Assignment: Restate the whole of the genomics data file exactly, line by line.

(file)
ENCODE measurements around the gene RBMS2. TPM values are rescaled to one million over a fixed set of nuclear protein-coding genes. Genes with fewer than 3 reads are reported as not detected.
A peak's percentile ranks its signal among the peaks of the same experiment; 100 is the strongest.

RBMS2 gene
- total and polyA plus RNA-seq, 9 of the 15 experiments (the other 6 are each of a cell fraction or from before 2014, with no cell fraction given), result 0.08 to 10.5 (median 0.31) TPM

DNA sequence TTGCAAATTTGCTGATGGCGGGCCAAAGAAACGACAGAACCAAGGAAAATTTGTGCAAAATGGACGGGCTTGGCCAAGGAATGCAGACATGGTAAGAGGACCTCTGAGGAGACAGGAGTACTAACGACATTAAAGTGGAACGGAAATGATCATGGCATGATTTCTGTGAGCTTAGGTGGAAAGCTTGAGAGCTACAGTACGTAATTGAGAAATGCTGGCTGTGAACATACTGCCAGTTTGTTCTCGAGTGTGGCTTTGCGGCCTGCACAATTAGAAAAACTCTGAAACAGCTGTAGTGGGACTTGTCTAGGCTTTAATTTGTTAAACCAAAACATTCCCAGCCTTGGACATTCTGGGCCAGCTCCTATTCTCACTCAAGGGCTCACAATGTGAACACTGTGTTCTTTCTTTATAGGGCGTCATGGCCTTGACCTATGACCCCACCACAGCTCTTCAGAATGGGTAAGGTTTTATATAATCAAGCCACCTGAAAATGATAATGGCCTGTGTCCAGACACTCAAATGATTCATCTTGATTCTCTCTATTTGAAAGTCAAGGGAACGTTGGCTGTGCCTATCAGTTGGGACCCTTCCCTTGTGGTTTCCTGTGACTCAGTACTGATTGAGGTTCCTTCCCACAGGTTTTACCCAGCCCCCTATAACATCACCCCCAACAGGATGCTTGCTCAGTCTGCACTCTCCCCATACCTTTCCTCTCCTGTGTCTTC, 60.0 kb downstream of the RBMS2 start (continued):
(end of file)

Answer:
ENCODE measurements around the gene RBMS2. TPM values are rescaled to one million over a fixed set of nuclear protein-coding genes. Genes with fewer than 3 reads are reported as not detected.
A peak's percentile ranks its signal among the peaks of the same experiment; 100 is the strongest.

RBMS2 gene
- total and polyA plus RNA-seq, 9 of the 15 experiments (the other 6 are each of a cell fraction or from before 2014, with no cell fraction given), result 0.08 to 10.5 (median 0.31) TPM

DNA sequence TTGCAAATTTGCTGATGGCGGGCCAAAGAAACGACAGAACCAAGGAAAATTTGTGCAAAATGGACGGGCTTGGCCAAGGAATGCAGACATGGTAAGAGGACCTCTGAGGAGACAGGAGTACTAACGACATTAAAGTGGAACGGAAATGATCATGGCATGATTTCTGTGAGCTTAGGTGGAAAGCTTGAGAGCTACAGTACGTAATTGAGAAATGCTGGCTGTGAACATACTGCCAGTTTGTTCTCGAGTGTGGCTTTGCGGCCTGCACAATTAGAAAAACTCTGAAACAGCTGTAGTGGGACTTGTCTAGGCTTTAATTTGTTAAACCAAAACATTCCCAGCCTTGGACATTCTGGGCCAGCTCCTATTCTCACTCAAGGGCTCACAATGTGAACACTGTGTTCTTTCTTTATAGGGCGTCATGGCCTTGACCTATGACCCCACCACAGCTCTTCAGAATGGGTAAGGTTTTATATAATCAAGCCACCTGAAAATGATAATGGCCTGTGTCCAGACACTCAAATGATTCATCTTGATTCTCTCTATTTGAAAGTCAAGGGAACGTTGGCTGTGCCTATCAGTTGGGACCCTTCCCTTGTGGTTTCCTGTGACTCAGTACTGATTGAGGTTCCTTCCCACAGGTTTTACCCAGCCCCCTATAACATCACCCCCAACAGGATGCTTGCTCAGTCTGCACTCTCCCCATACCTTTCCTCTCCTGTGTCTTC, 60.0 kb downstream of the RBMS2 start (continued):